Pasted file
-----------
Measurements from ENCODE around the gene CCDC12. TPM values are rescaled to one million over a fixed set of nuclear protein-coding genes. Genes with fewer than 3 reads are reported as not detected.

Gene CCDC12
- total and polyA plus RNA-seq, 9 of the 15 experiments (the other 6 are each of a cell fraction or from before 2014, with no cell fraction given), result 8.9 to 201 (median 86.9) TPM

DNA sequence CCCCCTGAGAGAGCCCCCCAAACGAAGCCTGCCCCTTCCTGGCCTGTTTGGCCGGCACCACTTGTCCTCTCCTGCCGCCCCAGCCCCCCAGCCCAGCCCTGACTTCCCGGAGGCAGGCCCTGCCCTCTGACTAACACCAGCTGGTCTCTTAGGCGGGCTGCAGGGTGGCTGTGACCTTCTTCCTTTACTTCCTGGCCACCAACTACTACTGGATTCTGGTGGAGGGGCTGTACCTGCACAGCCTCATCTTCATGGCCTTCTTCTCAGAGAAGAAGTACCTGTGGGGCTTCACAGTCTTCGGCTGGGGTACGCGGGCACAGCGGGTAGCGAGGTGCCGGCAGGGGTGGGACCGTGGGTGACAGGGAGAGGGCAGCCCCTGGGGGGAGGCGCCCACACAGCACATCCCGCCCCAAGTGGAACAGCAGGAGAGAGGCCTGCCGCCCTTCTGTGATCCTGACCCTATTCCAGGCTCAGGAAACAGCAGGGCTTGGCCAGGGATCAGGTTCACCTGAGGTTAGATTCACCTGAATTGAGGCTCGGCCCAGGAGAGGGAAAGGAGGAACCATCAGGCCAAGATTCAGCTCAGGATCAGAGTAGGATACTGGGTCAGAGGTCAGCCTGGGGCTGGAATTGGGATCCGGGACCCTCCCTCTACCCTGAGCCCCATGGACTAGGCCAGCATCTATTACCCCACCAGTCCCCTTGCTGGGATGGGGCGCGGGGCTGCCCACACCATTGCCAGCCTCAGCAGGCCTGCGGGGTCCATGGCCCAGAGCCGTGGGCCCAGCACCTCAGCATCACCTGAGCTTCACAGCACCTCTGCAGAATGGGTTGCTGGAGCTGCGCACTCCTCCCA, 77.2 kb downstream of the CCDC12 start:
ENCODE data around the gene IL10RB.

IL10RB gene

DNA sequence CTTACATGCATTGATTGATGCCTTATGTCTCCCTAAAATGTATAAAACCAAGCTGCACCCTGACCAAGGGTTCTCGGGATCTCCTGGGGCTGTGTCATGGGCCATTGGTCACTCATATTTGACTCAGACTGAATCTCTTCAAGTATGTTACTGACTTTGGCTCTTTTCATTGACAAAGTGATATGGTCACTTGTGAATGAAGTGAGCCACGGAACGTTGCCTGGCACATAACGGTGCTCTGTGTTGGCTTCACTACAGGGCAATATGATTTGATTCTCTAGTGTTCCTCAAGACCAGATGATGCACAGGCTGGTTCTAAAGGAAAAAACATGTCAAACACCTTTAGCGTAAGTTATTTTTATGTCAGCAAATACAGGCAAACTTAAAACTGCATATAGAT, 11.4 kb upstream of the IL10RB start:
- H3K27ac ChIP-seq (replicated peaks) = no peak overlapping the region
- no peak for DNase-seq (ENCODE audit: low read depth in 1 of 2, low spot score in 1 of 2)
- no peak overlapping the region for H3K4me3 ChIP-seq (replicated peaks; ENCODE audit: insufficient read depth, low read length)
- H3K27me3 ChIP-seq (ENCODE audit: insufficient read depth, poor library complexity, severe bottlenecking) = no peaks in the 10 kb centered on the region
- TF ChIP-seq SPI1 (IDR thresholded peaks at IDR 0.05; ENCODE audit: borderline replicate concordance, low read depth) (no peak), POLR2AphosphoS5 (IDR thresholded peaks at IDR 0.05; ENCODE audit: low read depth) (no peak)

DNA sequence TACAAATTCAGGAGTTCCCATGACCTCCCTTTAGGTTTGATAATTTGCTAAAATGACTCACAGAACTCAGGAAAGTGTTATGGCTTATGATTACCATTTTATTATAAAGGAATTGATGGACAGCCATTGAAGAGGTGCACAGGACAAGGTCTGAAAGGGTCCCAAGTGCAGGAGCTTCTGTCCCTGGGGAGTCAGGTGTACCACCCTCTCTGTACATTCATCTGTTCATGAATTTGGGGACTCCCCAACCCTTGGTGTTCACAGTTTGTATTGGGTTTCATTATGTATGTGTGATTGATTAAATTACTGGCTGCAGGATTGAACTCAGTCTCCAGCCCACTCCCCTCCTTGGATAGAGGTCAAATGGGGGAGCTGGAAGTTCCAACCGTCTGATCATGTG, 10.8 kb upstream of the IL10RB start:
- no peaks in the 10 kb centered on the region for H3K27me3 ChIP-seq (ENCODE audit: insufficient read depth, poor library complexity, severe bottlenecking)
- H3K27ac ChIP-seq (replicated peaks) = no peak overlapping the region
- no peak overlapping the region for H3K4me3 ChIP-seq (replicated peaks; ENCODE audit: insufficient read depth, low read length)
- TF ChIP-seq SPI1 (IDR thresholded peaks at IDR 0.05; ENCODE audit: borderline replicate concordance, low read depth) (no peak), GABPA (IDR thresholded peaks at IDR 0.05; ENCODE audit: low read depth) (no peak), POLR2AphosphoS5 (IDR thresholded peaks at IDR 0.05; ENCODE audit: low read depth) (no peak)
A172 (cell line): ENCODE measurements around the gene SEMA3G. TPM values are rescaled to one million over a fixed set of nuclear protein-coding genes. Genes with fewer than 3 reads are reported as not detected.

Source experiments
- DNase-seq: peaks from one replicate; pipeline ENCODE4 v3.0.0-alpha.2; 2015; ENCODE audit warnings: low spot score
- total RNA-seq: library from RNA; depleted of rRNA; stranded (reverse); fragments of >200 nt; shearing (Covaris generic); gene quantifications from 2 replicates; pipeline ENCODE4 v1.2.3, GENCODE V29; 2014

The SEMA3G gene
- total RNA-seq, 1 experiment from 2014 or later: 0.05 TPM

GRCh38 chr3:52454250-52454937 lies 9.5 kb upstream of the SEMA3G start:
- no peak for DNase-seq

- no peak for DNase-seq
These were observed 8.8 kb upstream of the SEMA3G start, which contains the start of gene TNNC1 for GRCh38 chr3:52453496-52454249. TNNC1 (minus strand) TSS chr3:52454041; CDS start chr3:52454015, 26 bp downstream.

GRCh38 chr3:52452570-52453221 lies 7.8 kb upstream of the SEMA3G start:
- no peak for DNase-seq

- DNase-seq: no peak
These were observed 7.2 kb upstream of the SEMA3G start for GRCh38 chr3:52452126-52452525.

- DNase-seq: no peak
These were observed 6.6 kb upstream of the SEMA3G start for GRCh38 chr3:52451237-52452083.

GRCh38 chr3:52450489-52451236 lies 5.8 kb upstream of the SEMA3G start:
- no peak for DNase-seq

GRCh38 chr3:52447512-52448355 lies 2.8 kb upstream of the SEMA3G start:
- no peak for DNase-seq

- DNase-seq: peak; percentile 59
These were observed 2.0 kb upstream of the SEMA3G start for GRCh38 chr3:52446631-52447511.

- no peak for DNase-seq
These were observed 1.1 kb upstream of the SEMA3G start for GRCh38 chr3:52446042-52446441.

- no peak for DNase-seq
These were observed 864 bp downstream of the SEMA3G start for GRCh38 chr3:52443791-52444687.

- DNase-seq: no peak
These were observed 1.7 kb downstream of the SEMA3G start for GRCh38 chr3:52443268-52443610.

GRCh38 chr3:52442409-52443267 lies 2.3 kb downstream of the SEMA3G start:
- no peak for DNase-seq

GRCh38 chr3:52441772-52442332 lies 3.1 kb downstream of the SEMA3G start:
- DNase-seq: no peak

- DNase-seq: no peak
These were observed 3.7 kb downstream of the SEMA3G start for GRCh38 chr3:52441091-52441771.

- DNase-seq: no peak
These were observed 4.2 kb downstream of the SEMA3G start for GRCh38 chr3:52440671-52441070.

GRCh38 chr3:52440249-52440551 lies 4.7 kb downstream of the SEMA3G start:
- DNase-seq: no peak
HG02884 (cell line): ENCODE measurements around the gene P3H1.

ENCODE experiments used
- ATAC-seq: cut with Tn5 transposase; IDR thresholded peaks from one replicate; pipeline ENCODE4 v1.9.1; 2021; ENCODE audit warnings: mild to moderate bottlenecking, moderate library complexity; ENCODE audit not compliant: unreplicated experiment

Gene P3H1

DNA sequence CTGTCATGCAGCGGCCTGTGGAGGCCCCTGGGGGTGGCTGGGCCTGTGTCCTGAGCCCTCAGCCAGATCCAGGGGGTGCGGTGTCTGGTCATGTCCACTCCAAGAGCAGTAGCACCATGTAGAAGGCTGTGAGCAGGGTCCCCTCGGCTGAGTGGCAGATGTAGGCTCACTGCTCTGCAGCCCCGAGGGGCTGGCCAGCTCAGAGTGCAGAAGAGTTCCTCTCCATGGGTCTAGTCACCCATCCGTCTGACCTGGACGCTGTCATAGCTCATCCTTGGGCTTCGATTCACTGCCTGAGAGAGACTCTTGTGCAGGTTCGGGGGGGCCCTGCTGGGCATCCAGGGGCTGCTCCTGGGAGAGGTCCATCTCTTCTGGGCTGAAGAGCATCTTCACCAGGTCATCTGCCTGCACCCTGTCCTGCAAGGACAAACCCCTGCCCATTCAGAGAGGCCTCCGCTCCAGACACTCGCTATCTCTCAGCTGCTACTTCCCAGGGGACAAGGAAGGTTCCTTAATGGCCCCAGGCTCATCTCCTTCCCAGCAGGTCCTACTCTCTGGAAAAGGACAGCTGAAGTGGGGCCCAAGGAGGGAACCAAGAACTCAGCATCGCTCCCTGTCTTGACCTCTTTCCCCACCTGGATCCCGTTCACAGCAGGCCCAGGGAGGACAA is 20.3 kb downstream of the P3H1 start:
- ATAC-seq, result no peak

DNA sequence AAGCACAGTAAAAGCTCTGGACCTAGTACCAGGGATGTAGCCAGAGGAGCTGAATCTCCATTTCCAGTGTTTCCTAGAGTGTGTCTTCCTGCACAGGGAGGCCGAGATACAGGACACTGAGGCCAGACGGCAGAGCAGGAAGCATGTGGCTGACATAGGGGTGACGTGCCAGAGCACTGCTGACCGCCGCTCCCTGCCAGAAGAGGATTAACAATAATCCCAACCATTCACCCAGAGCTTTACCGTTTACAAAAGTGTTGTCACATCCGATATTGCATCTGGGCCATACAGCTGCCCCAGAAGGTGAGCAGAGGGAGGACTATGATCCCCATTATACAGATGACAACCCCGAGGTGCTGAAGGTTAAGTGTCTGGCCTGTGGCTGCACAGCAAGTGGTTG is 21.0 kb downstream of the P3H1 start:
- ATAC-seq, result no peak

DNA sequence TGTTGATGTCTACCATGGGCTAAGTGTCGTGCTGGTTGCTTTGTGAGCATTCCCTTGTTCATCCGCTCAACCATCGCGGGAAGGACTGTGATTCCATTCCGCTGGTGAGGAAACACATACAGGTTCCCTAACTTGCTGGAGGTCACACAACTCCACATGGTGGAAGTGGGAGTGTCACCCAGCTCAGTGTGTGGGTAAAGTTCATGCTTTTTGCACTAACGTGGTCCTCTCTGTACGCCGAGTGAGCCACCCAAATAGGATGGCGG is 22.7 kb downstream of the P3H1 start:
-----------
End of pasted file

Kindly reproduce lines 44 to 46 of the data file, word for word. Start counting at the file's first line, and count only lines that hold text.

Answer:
- DNase-seq: no peak
These were observed 1.7 kb downstream of the SEMA3G start for GRCh38 chr3:52443268-52443610.

GRCh38 chr3:52442409-52443267 lies 2.3 kb downstream of the SEMA3G start: